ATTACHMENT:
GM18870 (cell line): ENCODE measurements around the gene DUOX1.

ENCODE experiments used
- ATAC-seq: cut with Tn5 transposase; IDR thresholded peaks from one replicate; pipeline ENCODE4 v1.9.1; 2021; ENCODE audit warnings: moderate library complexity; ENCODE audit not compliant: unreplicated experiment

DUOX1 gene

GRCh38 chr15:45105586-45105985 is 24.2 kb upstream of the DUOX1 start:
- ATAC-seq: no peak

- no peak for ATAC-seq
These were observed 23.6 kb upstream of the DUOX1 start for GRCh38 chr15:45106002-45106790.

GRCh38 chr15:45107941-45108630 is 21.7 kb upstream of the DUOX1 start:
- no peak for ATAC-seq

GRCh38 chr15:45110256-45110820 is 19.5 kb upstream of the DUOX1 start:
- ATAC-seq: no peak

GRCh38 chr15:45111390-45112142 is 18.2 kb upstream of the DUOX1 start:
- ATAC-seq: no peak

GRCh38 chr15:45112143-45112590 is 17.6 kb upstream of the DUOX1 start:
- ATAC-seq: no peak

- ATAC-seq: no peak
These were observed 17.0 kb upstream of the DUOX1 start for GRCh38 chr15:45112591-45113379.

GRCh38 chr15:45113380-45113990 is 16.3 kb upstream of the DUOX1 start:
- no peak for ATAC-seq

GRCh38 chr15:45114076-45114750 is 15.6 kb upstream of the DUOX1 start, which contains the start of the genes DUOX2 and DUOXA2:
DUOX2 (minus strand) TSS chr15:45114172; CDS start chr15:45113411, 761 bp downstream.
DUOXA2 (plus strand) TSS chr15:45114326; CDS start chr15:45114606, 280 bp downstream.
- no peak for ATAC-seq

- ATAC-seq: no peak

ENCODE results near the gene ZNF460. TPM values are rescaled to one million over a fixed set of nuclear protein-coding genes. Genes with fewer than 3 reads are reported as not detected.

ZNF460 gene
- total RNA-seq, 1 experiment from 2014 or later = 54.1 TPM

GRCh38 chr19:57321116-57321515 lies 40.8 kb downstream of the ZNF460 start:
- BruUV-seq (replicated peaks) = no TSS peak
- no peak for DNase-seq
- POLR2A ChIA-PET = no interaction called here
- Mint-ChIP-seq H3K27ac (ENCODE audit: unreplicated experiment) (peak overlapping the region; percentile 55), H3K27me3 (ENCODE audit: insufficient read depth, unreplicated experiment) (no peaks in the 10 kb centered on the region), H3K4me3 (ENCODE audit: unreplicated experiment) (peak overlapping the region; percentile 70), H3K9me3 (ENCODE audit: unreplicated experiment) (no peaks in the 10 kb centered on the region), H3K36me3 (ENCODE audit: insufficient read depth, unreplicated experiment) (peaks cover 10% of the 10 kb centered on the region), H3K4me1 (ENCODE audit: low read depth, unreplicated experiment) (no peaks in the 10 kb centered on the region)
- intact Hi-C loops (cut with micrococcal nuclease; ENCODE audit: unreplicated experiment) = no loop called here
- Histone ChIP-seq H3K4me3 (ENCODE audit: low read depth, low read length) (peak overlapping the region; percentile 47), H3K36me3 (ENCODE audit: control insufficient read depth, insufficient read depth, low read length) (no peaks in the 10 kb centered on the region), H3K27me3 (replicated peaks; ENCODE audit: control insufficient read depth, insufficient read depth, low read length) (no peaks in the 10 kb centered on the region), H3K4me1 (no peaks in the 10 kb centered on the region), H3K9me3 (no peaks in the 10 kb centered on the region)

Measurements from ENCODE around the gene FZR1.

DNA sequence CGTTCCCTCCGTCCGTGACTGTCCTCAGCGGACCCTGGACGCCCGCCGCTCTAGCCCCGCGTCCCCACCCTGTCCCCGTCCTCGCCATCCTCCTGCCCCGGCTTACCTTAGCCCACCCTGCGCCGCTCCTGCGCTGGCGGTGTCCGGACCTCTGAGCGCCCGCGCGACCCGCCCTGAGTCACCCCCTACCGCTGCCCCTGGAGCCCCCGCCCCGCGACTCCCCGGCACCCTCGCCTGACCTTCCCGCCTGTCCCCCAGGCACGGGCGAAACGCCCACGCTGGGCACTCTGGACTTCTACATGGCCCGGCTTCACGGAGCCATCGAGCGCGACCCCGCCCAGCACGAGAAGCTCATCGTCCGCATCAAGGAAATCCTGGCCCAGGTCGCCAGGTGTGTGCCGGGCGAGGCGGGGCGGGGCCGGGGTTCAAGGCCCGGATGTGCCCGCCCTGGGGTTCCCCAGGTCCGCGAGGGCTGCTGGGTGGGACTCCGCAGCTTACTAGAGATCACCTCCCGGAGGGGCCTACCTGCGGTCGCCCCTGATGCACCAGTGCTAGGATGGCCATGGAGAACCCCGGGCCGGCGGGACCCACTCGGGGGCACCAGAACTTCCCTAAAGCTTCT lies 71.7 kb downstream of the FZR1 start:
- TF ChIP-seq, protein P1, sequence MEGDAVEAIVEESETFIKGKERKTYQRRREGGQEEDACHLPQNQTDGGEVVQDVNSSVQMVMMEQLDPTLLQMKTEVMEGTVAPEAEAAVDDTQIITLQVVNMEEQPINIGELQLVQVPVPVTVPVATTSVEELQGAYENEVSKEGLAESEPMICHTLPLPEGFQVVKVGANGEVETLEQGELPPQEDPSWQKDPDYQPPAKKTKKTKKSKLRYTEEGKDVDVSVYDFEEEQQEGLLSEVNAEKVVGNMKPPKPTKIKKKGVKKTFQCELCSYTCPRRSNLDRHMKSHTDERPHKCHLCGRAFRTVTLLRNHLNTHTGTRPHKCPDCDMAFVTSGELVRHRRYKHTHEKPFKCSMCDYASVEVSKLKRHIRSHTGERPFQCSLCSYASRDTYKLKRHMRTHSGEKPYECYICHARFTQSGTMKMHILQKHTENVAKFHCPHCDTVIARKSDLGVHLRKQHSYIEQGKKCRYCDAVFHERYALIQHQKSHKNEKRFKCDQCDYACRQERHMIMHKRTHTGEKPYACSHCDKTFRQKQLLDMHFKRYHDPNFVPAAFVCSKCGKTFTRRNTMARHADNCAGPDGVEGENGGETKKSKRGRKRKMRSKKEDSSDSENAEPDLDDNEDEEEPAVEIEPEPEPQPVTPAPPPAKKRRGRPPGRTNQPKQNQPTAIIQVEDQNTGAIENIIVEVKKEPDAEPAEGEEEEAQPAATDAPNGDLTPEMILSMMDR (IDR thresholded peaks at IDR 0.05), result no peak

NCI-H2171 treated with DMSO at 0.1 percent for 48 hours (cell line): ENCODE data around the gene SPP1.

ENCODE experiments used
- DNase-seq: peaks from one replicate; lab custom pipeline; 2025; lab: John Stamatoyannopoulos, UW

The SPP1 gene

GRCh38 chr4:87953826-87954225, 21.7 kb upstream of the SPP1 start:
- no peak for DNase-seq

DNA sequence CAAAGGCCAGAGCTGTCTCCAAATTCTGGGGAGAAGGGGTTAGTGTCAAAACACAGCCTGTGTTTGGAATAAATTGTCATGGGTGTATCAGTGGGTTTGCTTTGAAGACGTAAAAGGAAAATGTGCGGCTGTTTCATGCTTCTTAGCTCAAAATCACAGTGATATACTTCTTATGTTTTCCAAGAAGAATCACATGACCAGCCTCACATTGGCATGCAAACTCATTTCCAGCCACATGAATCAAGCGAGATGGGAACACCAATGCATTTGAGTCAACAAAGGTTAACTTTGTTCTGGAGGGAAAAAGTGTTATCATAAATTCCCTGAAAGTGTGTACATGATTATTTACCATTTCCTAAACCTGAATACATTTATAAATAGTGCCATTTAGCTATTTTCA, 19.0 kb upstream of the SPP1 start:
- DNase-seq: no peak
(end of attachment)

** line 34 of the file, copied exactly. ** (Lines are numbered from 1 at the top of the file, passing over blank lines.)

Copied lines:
- intact Hi-C loops (cut with micrococcal nuclease; ENCODE audit: unreplicated experiment) = no loop called here